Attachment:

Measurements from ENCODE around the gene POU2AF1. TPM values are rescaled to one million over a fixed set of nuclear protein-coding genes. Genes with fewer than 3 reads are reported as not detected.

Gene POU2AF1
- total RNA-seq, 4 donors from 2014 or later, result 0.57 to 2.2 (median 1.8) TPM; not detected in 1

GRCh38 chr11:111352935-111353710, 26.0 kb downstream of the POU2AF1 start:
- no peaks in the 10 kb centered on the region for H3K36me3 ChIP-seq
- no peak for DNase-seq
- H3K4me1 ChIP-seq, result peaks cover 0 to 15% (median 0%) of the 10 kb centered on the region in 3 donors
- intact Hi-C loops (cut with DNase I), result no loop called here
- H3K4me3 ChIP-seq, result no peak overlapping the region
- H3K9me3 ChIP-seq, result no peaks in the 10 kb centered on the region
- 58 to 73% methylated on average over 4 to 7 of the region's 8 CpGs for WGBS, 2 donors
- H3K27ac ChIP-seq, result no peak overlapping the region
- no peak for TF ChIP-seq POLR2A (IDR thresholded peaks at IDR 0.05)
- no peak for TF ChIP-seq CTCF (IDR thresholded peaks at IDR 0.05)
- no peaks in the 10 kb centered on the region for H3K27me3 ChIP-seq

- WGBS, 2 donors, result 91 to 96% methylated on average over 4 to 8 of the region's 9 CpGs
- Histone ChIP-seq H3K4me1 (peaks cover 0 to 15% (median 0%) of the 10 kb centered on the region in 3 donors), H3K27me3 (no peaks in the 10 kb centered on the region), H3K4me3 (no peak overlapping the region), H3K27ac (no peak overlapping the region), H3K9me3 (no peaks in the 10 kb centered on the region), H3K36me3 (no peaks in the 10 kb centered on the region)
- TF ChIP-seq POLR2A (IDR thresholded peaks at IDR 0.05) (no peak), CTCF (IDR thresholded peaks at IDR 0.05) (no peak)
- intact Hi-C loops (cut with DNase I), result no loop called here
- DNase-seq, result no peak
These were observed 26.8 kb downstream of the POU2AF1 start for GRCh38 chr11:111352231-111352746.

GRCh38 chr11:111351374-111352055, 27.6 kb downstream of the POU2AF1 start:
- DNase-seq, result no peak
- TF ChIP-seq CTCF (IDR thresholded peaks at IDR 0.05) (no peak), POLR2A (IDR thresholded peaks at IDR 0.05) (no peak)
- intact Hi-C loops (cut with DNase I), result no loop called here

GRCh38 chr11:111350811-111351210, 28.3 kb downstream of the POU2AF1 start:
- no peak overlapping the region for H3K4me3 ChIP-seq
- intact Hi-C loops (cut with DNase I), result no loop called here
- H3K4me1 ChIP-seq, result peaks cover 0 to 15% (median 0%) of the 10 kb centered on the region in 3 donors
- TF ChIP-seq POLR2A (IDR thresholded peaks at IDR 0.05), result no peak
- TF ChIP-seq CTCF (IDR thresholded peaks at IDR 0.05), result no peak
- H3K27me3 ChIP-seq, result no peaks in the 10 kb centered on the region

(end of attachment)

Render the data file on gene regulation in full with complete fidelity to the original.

Measurements from ENCODE around the gene POU2AF1. TPM values are rescaled to one million over a fixed set of nuclear protein-coding genes. Genes with fewer than 3 reads are reported as not detected.

Gene POU2AF1
- total RNA-seq, 4 donors from 2014 or later, result 0.57 to 2.2 (median 1.8) TPM; not detected in 1

GRCh38 chr11:111352935-111353710, 26.0 kb downstream of the POU2AF1 start:
- no peaks in the 10 kb centered on the region for H3K36me3 ChIP-seq
- no peak for DNase-seq
- H3K4me1 ChIP-seq, result peaks cover 0 to 15% (median 0%) of the 10 kb centered on the region in 3 donors
- intact Hi-C loops (cut with DNase I), result no loop called here
- H3K4me3 ChIP-seq, result no peak overlapping the region
- H3K9me3 ChIP-seq, result no peaks in the 10 kb centered on the region
- 58 to 73% methylated on average over 4 to 7 of the region's 8 CpGs for WGBS, 2 donors
- H3K27ac ChIP-seq, result no peak overlapping the region
- no peak for TF ChIP-seq POLR2A (IDR thresholded peaks at IDR 0.05)
- no peak for TF ChIP-seq CTCF (IDR thresholded peaks at IDR 0.05)
- no peaks in the 10 kb centered on the region for H3K27me3 ChIP-seq

- WGBS, 2 donors, result 91 to 96% methylated on average over 4 to 8 of the region's 9 CpGs
- Histone ChIP-seq H3K4me1 (peaks cover 0 to 15% (median 0%) of the 10 kb centered on the region in 3 donors), H3K27me3 (no peaks in the 10 kb centered on the region), H3K4me3 (no peak overlapping the region), H3K27ac (no peak overlapping the region), H3K9me3 (no peaks in the 10 kb centered on the region), H3K36me3 (no peaks in the 10 kb centered on the region)
- TF ChIP-seq POLR2A (IDR thresholded peaks at IDR 0.05) (no peak), CTCF (IDR thresholded peaks at IDR 0.05) (no peak)
- intact Hi-C loops (cut with DNase I), result no loop called here
- DNase-seq, result no peak
These were observed 26.8 kb downstream of the POU2AF1 start for GRCh38 chr11:111352231-111352746.

GRCh38 chr11:111351374-111352055, 27.6 kb downstream of the POU2AF1 start:
- DNase-seq, result no peak
- TF ChIP-seq CTCF (IDR thresholded peaks at IDR 0.05) (no peak), POLR2A (IDR thresholded peaks at IDR 0.05) (no peak)
- intact Hi-C loops (cut with DNase I), result no loop called here

GRCh38 chr11:111350811-111351210, 28.3 kb downstream of the POU2AF1 start:
- no peak overlapping the region for H3K4me3 ChIP-seq
- intact Hi-C loops (cut with DNase I), result no loop called here
- H3K4me1 ChIP-seq, result peaks cover 0 to 15% (median 0%) of the 10 kb centered on the region in 3 donors
- TF ChIP-seq POLR2A (IDR thresholded peaks at IDR 0.05), result no peak
- TF ChIP-seq CTCF (IDR thresholded peaks at IDR 0.05), result no peak
- H3K27me3 ChIP-seq, result no peaks in the 10 kb centered on the region